Increase in sales and use tax put to public referendum for City of Sparta
By Sparta Live | May 9, 2019 10:31 am
By Ron Moses
Sparta Mayor and Board of Aldermen has voted to approve an ordinance that would increase sales and use tax in the city of Sparta and to request a public referendum on that same ordinance.
The rate would increase from 2.25 to 2.75 percent, if approved.
“We have all yielded many complaints through the years about the conditions of our roads,” said Sparta Mayor Jeff Young, during the May 2 meeting. “85 percent of the calls I get are usually about a road or a pothole or something like that in our community. Most cases we absolutely agree that it needs to be fixed, but it is not in our funds to do it.”
Young said the increase has been tried before.
“It takes a long time to educate folks on what you want to use this tax money for,” he said. “It’s not anything like property tax where everyone that owns property has to pay it. It’s a sales tax. Tourists and visitors will help pay a portion. We want to make sure this money goes to road repair in our community.”
Young said it is very important the city makes an effort to increase the tax, stating the city deserves better roads and has for a long time.
“Doing it this way will give the taxpayers in our community the opportunity to vote on whether or not they want these additional funds, so that we can do the road repair,” said Young.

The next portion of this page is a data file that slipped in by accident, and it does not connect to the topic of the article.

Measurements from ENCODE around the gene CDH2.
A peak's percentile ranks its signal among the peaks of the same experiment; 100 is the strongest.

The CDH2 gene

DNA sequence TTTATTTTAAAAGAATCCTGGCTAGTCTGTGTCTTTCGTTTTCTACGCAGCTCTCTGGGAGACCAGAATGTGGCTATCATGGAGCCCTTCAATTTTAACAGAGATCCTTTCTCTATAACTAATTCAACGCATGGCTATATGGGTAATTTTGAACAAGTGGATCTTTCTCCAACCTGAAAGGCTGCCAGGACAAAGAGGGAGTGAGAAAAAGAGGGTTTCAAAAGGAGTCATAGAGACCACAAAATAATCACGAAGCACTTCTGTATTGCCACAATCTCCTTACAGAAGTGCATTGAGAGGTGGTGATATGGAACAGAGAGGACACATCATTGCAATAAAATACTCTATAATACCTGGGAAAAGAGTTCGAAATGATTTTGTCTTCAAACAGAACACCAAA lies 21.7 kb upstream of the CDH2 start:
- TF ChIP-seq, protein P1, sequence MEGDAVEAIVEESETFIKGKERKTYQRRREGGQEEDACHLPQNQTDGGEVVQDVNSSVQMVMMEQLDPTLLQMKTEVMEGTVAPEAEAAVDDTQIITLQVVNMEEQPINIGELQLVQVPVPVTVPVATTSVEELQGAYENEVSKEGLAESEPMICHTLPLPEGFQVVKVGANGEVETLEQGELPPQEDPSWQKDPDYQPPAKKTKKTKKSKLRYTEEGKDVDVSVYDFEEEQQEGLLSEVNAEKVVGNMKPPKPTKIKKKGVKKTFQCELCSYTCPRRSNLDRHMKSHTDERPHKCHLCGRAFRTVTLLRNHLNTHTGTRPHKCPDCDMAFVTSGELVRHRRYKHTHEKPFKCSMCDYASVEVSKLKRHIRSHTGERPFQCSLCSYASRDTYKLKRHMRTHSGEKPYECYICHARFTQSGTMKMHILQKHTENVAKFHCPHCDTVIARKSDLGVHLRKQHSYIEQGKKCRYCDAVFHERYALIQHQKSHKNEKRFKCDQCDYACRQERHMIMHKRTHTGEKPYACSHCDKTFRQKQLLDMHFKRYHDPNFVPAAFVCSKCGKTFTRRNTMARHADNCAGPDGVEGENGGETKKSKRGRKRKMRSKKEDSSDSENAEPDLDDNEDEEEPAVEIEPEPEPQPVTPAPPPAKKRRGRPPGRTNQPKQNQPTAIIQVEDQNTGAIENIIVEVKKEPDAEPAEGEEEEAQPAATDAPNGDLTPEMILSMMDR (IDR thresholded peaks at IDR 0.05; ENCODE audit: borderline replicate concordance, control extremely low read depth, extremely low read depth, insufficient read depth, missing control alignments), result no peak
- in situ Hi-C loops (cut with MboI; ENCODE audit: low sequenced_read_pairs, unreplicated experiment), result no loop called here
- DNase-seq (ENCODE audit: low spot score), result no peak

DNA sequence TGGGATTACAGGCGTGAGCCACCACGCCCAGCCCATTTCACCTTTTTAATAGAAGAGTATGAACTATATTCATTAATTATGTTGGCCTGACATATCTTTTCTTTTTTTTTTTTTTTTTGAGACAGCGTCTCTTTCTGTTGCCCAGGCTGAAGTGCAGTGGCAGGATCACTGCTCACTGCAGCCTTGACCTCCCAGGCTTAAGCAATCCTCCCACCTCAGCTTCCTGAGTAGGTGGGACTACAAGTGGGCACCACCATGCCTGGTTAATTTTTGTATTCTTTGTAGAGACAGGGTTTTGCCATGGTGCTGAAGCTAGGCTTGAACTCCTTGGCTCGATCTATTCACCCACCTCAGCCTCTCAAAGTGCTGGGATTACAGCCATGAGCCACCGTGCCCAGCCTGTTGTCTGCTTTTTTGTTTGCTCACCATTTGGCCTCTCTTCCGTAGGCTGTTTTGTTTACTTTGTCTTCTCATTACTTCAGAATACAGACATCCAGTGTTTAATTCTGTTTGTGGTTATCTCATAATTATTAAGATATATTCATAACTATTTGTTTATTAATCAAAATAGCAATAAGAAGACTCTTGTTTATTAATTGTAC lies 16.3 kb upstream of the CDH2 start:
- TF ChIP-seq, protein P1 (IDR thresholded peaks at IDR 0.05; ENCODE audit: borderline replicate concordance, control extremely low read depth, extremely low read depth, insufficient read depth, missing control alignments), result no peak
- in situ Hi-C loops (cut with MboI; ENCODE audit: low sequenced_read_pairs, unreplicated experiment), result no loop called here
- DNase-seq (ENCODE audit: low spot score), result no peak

Young continued to say that no one on the board is in favor of higher taxes, and, that in his 14 years on the board, they have worked hard every year to keep taxes low. However, the mayor said increased rates is the best way to secure road repair the community desperately needs.
Vice Mayor Jim Floyd said the city is in “dire need” of road repair.
“If we can’t get this passed, the only other option we are going to have is to raise property taxes,” said Floyd.
Young said if the city doesn’t increase the tax, the state may.
“A few years back, it was talked about at the state level,” he said. “If cities like us did not increase that the state was looking at it like, if you do not need it, we do. If the state of Tennessee ever takes that sales tax up half a percent and puts that in the state coffers, that money is gone from our community from now on, and we will never get it back.”
The ordinance and referendum were approved but, not unanimously.
Aldermen Jerry Lowery was the dissenting vote.